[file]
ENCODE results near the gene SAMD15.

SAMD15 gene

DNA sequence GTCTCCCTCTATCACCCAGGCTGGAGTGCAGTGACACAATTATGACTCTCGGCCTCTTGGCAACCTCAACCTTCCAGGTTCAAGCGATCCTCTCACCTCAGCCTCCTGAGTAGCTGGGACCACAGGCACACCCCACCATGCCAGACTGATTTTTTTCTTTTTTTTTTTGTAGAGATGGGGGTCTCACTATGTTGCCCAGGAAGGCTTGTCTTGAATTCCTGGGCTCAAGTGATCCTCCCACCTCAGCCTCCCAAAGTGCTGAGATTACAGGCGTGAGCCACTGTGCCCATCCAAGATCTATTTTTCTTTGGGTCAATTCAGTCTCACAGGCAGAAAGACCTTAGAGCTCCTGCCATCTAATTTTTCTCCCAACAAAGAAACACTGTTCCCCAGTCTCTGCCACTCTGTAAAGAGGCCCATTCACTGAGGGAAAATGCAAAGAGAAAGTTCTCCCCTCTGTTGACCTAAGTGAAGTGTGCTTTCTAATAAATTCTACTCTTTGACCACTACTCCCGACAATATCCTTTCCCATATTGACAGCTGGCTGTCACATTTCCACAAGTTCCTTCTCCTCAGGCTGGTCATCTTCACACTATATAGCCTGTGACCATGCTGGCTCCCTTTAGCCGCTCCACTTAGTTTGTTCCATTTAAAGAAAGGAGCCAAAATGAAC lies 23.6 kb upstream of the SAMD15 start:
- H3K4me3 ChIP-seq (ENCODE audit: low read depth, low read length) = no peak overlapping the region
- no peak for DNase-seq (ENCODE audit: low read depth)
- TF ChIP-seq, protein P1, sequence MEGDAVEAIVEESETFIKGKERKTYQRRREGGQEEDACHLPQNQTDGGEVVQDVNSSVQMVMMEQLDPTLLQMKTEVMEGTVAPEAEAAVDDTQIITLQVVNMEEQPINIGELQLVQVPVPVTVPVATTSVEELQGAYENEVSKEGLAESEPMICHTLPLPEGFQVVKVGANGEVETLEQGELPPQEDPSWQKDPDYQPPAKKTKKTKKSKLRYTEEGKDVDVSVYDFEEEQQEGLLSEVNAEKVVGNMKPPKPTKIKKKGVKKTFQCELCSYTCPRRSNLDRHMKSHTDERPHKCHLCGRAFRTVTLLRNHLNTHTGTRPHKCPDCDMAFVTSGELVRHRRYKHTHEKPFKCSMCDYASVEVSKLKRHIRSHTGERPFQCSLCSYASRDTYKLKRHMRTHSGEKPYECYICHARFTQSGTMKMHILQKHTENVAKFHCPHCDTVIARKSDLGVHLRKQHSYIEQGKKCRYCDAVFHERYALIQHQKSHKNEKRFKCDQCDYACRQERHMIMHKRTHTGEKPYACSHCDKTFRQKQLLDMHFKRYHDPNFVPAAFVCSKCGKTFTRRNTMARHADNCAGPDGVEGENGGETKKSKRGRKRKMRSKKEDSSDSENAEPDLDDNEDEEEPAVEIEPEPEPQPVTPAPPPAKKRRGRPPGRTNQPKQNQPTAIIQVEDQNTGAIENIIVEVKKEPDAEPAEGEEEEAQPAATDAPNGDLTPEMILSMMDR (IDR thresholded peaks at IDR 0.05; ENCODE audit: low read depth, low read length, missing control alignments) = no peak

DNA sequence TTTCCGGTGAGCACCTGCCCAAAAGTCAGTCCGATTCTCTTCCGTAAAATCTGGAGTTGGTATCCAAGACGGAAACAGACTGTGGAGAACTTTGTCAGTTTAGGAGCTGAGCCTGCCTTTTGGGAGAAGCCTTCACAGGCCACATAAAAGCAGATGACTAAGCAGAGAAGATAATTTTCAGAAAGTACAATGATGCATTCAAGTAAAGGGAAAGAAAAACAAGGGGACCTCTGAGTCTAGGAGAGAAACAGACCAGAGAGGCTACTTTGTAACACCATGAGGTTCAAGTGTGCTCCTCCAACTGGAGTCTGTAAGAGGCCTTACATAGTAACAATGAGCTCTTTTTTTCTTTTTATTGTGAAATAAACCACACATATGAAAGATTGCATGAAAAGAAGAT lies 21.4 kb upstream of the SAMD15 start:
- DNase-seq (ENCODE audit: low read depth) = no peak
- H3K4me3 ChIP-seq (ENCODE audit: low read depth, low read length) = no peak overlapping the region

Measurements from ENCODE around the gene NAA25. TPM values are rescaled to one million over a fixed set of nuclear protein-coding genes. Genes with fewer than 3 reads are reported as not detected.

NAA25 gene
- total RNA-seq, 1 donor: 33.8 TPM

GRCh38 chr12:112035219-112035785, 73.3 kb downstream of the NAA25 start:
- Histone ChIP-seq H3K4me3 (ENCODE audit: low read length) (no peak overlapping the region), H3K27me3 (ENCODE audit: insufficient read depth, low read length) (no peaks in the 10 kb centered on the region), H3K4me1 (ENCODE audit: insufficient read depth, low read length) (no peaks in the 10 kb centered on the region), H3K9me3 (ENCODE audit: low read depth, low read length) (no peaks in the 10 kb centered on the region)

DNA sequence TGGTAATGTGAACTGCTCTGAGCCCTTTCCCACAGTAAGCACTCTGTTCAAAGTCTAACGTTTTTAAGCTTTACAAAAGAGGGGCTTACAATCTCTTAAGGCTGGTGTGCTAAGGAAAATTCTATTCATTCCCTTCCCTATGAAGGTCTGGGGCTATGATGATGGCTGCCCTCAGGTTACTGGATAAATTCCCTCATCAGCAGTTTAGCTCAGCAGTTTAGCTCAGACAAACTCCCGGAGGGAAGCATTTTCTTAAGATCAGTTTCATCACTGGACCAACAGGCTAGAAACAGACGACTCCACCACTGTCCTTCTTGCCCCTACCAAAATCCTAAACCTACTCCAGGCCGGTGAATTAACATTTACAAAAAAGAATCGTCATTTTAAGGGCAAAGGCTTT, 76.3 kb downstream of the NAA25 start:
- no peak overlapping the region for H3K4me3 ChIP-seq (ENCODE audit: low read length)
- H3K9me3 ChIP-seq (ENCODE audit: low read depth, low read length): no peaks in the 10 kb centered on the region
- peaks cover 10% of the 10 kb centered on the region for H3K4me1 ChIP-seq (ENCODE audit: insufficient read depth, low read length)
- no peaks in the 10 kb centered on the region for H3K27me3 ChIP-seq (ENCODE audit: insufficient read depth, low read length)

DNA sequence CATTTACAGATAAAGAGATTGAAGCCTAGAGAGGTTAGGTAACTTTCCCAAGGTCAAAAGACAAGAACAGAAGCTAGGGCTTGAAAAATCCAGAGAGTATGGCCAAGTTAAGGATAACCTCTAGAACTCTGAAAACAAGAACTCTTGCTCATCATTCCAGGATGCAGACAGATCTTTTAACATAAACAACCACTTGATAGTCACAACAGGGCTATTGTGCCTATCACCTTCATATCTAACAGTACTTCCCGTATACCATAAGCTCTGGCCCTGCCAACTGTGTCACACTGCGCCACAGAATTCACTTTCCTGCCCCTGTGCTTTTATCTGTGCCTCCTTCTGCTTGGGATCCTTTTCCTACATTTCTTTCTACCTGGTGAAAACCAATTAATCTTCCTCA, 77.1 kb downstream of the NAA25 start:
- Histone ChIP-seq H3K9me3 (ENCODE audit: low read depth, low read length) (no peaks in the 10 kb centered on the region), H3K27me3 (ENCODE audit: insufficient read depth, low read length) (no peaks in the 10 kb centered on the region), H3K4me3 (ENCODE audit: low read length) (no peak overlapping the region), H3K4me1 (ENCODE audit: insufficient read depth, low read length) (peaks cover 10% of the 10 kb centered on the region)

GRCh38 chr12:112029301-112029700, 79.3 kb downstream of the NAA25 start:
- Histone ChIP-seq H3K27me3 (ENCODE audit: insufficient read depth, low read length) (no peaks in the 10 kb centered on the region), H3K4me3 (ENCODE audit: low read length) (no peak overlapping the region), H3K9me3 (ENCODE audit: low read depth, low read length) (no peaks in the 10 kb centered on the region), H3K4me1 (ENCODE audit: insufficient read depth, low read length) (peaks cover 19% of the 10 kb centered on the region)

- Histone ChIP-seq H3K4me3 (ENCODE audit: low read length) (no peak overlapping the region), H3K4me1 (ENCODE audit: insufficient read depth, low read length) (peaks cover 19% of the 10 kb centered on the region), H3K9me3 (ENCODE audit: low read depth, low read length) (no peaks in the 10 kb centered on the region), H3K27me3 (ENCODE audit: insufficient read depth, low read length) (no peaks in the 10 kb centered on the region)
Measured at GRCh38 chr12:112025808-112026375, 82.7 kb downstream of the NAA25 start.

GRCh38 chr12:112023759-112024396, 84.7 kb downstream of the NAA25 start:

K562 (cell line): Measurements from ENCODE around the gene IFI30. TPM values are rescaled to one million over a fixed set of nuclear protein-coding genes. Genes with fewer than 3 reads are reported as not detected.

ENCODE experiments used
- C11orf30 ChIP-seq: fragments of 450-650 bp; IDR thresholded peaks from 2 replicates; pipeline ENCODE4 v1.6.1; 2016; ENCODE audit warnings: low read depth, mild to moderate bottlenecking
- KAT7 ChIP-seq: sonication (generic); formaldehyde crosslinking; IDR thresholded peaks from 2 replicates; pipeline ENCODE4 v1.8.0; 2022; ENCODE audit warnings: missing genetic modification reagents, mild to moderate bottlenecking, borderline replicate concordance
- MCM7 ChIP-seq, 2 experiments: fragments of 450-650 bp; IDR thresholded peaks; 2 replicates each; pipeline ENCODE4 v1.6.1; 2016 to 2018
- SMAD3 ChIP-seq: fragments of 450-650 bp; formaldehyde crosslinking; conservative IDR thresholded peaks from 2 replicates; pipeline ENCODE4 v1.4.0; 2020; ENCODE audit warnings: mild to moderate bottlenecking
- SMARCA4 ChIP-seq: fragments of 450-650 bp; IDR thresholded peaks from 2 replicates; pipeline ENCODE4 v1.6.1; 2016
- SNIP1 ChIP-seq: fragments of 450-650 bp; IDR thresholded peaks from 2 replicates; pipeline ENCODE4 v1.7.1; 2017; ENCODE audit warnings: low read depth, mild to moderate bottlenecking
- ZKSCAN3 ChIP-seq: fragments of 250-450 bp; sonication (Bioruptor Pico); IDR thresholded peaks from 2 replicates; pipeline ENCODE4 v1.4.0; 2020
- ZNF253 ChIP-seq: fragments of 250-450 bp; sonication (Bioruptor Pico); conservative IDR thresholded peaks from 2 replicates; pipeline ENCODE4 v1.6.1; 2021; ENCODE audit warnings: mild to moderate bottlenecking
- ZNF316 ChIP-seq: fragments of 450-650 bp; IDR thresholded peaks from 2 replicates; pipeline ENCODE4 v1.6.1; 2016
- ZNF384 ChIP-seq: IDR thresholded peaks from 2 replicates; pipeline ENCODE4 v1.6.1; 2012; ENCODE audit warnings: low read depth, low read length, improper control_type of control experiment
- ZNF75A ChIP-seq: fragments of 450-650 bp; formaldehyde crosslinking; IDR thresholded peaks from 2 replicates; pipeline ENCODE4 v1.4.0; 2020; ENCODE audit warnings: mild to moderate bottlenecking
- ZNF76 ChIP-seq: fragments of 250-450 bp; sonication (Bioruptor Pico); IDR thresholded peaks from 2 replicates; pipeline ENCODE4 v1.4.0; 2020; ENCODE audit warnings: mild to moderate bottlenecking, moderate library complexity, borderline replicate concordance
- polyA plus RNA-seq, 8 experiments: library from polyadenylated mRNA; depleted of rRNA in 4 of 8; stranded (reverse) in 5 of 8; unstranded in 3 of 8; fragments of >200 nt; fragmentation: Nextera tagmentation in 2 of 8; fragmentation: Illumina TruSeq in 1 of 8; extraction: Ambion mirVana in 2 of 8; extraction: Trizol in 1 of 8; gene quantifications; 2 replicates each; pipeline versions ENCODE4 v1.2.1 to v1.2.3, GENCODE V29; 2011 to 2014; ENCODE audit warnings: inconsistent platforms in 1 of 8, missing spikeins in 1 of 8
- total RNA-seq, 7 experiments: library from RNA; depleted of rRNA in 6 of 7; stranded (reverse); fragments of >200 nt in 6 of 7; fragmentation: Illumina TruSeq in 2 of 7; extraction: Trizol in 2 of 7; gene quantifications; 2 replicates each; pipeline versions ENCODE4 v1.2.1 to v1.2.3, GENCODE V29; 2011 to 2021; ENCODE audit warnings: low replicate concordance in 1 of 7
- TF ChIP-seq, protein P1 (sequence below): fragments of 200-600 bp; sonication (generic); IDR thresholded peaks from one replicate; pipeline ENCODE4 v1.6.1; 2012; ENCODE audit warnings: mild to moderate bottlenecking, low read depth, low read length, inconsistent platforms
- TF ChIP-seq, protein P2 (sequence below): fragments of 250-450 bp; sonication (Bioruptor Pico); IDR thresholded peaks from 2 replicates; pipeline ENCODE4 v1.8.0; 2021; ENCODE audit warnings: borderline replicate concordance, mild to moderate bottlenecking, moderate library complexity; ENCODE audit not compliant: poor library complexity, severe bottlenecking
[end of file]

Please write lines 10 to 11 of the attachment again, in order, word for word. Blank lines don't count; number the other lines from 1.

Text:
Measurements from ENCODE around the gene NAA25. TPM values are rescaled to one million over a fixed set of nuclear protein-coding genes. Genes with fewer than 3 reads are reported as not detected.

NAA25 gene